A group of 22 of the world's leading Shakespeare scholars have come together to produce a book that details what they consider to be definitive evidence that the Bard really did write his own plays.
Since the 1850s, 77 people have been suggested as the likely author, with Francis Bacon, Edward de Vere - the 17th Earl of Oxford - and Christopher Marlowe the most popular candidates.
Three eminent experts on Bacon, Oxford and Marlowe are among the Shakespeareans who demonstrate in a series of essays precisely why only Shakespeare could have written his plays and poems (apart from his collaborations).
Cambridge University Press will publish Shakespeare Beyond Doubt: Evidence, Argument, Controversy on April 18, just before the Shakespeare birthday celebrations in Stratford-upon-Avon, in England's West Midlands, on April 20-21.
The publication is co-edited by Paul Edmondson and Stanley Wells, scholars from the Shakespeare Birthplace Trust, an academic charity.
Edmondson said that Shakespeare academics had become alarmed by the spread of authorship challenges in universities on both sides of the Atlantic, including Brunel in west London and Concordia in Portland, Oregon. He said: "The University of Brunel has an MA in Shakespeare authorship studies and, as part of that, [students] could write a dissertation on why they think the Earl of Oxford wrote Shakespeare, for example. It's absolutely crazy."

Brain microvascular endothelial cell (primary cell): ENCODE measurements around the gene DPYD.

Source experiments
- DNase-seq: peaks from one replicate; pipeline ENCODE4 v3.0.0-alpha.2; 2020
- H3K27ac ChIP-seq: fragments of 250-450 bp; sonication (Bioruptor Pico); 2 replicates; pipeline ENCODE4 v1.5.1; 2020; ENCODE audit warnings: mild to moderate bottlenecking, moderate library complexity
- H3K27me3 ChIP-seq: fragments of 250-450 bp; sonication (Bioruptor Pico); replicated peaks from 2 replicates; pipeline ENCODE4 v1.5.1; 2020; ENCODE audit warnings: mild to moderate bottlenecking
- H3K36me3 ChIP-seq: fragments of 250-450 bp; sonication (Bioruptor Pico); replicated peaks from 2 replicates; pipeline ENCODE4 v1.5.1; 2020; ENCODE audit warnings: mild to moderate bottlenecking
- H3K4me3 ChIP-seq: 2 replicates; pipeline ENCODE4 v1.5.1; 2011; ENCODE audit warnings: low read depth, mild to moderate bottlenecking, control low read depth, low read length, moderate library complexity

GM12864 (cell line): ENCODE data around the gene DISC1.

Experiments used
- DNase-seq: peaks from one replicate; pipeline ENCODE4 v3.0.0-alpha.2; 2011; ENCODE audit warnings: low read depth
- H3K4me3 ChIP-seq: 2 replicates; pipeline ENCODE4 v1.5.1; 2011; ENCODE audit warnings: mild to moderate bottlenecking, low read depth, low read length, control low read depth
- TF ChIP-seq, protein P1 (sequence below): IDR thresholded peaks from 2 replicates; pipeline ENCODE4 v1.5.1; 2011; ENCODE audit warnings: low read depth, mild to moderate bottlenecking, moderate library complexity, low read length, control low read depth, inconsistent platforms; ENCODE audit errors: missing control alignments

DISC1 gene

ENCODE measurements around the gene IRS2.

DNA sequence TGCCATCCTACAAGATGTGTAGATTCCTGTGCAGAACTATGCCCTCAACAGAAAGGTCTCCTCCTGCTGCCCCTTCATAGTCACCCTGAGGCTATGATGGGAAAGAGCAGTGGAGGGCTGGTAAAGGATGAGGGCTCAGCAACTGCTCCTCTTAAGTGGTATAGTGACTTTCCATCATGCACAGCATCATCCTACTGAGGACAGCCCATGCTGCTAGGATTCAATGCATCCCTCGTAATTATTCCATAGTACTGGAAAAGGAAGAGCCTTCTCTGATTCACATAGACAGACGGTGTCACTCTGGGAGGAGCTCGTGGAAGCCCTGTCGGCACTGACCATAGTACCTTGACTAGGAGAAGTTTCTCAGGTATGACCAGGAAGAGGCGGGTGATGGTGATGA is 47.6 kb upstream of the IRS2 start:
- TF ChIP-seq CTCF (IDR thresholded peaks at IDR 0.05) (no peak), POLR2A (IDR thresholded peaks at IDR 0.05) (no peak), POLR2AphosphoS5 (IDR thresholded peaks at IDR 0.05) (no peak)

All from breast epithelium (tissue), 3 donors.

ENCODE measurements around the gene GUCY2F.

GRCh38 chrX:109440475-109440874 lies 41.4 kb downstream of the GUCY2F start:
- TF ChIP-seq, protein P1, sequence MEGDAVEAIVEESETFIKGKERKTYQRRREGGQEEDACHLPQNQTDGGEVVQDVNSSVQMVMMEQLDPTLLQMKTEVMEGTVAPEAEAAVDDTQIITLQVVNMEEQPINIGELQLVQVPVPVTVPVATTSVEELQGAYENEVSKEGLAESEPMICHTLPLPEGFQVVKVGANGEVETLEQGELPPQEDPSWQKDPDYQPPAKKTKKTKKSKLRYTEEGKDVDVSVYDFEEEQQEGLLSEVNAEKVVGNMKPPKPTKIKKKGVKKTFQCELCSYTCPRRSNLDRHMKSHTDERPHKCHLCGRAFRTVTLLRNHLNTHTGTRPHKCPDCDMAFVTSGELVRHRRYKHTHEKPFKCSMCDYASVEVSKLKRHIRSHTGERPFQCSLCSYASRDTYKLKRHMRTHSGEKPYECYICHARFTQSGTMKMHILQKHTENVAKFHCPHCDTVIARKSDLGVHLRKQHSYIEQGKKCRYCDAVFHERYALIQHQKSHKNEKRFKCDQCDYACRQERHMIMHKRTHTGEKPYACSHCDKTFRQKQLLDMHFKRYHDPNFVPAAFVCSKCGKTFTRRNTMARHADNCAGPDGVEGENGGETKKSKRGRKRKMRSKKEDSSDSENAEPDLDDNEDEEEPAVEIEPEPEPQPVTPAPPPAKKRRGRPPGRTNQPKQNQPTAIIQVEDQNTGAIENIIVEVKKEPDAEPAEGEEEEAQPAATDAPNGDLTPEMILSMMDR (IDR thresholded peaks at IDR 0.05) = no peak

Signatories to an online "declaration of reasonable doubt" - which asserts an enormous gulf between the author's life and the contents of his works - include actors such as Sir Derek Jacobi, Mark Rylance and Michael York. In 2011 the film Anonymous portrayed Shakespeare as an inarticulate buffoon and the Earl of Oxford as the covert author.
In the new book, discussing the "stylometrics", or "computational stylistic" tests, MacDonald P Jackson of the University of Auckland concludes that Shakespeare's and Oxford's poetry are "intergalactic distances" apart. "De Vere's models are of the mid-16th century and earlier, with heavy use of alliteration ... and a liking for metrical forms with long lines of 12 or 14 syllables. No Shakespeare poem is written in these metres."
David Kathman, an independent scholar, writes on Shakespeare and Warwickshire, showing how the works are "peppered" with signs that the author came from around Stratford, pointing to local dialect words such as "'batlet", a paddle to beat laundry. Charles Nicholl, a Marlowe scholar, points out that he was killed in 1593 and therefore dead when most of Shakespeare's plays were written.